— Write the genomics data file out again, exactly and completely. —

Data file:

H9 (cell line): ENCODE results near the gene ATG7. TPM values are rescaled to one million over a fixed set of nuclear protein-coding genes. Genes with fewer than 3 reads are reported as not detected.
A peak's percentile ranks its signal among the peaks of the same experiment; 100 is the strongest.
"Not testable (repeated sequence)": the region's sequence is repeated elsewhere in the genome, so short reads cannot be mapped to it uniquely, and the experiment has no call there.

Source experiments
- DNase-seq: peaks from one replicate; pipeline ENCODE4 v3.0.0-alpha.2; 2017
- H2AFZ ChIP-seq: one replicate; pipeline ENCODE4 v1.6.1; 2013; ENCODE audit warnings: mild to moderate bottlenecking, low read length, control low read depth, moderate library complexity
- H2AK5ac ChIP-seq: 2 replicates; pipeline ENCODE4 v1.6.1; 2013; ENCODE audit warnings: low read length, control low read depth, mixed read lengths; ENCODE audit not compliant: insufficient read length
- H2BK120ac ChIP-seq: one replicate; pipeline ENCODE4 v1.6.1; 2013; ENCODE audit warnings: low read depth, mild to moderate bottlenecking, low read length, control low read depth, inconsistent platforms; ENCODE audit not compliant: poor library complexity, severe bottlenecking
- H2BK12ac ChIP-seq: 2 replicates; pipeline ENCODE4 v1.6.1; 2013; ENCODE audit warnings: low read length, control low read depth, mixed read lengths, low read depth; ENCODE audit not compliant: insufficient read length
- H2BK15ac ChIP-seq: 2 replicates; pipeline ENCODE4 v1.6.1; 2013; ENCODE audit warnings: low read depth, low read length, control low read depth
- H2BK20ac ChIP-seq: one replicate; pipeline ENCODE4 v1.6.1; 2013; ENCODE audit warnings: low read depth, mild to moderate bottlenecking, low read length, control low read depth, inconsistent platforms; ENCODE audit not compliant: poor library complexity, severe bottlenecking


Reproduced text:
H9 (cell line): ENCODE results near the gene ATG7. TPM values are rescaled to one million over a fixed set of nuclear protein-coding genes. Genes with fewer than 3 reads are reported as not detected.
A peak's percentile ranks its signal among the peaks of the same experiment; 100 is the strongest.
"Not testable (repeated sequence)": the region's sequence is repeated elsewhere in the genome, so short reads cannot be mapped to it uniquely, and the experiment has no call there.

Source experiments
- DNase-seq: peaks from one replicate; pipeline ENCODE4 v3.0.0-alpha.2; 2017
- H2AFZ ChIP-seq: one replicate; pipeline ENCODE4 v1.6.1; 2013; ENCODE audit warnings: mild to moderate bottlenecking, low read length, control low read depth, moderate library complexity
- H2AK5ac ChIP-seq: 2 replicates; pipeline ENCODE4 v1.6.1; 2013; ENCODE audit warnings: low read length, control low read depth, mixed read lengths; ENCODE audit not compliant: insufficient read length
- H2BK120ac ChIP-seq: one replicate; pipeline ENCODE4 v1.6.1; 2013; ENCODE audit warnings: low read depth, mild to moderate bottlenecking, low read length, control low read depth, inconsistent platforms; ENCODE audit not compliant: poor library complexity, severe bottlenecking
- H2BK12ac ChIP-seq: 2 replicates; pipeline ENCODE4 v1.6.1; 2013; ENCODE audit warnings: low read length, control low read depth, mixed read lengths, low read depth; ENCODE audit not compliant: insufficient read length
- H2BK15ac ChIP-seq: 2 replicates; pipeline ENCODE4 v1.6.1; 2013; ENCODE audit warnings: low read depth, low read length, control low read depth
- H2BK20ac ChIP-seq: one replicate; pipeline ENCODE4 v1.6.1; 2013; ENCODE audit warnings: low read depth, mild to moderate bottlenecking, low read length, control low read depth, inconsistent platforms; ENCODE audit not compliant: poor library complexity, severe bottlenecking